<p>Like peanut butter and chocolate, Shakespeare and Warhol, MUSC’s Plastic Shakespeare presents a continual pairing of elements that shouldn’t quite work together, but, nine times out of ten, they do, and it makes for beautiful, original theatre.</p>
This is our second review of Plastic Shakespeare. You can also read Linus Tolliday’s review.
Melbourne University Shakespeare Company’s Plastic Shakespeare is all the things good theatre should be: surprising, challenging, arresting, often confusing, but ultimately entertaining and thought-provoking. If you want an evening of amusement that’ll leave you staggering off into the moonlit campus scratching your head and wondering “What did I just watch?” then get thee to the Guild Theatre.
Muddying the already murky waters of Australia’s complex relationship with Shakespeare, the first part of MUSC’s Plastic Shakespeare, Hamlet by the Pool is neither really about the pool nor Shakespeare’s most famous tragedy. Instead, Isobel Milne’s farce deftly blurs the limits of audience expectations regarding both character, and narrative, creatively posing the ubiquitous Shakespearean question of life as theatre and theatre as life; the ‘all the world’s a stage’ manifesto is turned inside out. At one point, the prop swords magically become real, with the characters’ egos somehow overpowering the bounds of diegetic reality to accidentally murder one another.
All of the performers become an elegantly balanced comedic machine once they hit their stride, deftly moving between their various characters of the play-within-the-play-within-the-play (!!!) with ease and mastery over Milne’s hilariously clever script. Disorientingly toying with both comic and tragic conventions in a regularly laugh-out-loud funny manner, Hamlet by the Pool abstracts our relationship with Shakespeare and his works into a riotous meditation on the Bard’s relevance and reception/corruption.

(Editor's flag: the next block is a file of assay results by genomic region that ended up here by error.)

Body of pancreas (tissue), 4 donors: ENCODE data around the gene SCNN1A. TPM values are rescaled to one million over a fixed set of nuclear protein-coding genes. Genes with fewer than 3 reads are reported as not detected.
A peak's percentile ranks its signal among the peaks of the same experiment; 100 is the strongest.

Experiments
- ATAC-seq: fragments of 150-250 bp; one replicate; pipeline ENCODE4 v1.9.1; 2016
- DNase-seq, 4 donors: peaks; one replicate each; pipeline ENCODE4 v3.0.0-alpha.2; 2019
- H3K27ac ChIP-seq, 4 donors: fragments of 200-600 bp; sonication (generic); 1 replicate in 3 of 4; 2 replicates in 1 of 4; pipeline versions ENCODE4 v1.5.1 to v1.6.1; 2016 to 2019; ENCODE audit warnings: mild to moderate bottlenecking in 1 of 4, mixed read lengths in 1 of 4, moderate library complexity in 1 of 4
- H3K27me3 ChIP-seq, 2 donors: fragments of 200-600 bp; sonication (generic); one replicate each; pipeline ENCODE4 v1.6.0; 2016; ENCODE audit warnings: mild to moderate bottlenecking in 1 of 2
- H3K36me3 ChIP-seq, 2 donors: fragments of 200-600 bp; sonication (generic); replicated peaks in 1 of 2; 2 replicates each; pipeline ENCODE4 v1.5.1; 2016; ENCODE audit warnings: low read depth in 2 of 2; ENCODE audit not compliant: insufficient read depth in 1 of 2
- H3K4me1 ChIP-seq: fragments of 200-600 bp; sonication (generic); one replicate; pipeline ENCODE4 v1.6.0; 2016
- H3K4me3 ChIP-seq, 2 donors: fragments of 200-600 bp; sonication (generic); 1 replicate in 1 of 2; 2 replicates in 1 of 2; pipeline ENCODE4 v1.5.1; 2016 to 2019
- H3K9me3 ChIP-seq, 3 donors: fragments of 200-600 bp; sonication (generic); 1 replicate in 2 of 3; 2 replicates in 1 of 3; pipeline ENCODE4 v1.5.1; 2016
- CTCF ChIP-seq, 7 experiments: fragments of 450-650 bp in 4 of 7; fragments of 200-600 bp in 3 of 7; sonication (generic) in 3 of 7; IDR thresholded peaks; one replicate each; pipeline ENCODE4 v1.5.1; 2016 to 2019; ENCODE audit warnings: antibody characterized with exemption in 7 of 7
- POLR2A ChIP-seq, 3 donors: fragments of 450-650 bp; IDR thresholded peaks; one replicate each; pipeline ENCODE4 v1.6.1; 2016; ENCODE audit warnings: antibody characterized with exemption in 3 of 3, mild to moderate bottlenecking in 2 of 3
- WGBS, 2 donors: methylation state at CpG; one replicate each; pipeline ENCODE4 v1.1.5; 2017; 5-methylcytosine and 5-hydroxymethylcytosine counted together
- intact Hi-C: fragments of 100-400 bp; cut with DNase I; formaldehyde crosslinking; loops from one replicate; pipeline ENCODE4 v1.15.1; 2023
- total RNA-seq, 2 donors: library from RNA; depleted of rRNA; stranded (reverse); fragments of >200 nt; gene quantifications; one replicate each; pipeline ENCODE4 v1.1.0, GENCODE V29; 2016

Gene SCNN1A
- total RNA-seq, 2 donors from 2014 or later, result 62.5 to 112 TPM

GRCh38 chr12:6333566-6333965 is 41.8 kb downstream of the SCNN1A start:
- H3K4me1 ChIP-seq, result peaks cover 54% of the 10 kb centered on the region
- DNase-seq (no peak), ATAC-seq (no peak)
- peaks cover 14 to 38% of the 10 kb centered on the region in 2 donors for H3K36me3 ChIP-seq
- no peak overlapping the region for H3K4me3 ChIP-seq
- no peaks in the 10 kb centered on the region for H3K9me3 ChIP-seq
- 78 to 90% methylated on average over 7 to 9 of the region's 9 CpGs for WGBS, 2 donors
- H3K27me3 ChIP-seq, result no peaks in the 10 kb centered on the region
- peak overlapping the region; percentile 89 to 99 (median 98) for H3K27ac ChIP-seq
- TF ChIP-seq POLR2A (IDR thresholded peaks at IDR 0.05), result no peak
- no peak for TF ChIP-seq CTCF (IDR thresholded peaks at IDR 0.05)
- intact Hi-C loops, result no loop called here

Even further abstracted from traditional Shakespeare territory, Sarah Bostock and Sophie Chauhan’s ENGRAFT is an often-gripping, beautifully poetic ride into female consciousness and identity. Returning from the interval involves a serious change of pace, but once you stop trying to work out which Shakespeare play the production is drawing from (all of them? None of them?) you’ll find yourself immersed in an original and refreshing theatre of female identity. Interrogating the relationship between self and other as mediated by memory, the all-female cast deftly navigate a sparse stage and complex script, their duologues crossing from rage to tenderness in a heartbeat.
Although the production occasionally descends into melodrama, ENGRAFT ambitiously tackles an interior female, lesbian world that is distinctly absent from Shakespeare’s canon, and often absent from theatre in general. Lydia Bell as the central female figure shows an astounding range and is both subtle and mesmerising, acting for the majority of the play within a one-by-one-metre square frame. The actors’ confident use of their bodies in ENGRAFT is just as much the focus on the sparse stage as Bostock and Chauhan’s script, which sometimes wavers on the brink of corniness only to be brought back with a moment of deeply genuine affective poetry.
Like peanut butter and chocolate, Shakespeare and Warhol, MUSC’s Plastic Shakespeare presents a continual pairing of elements that shouldn’t quite work together, but, nine times out of ten, they do, and it makes for beautiful, original theatre.
Plastic Shakespeare has its last shows this afternoon (1:30pm) and evening (7:30pm) in Union House’s Guild Theatre, Saturday May 12th. The Saturday matinee will be AUSLAN-interpreted. You can buy tickets online here or in cash on the door.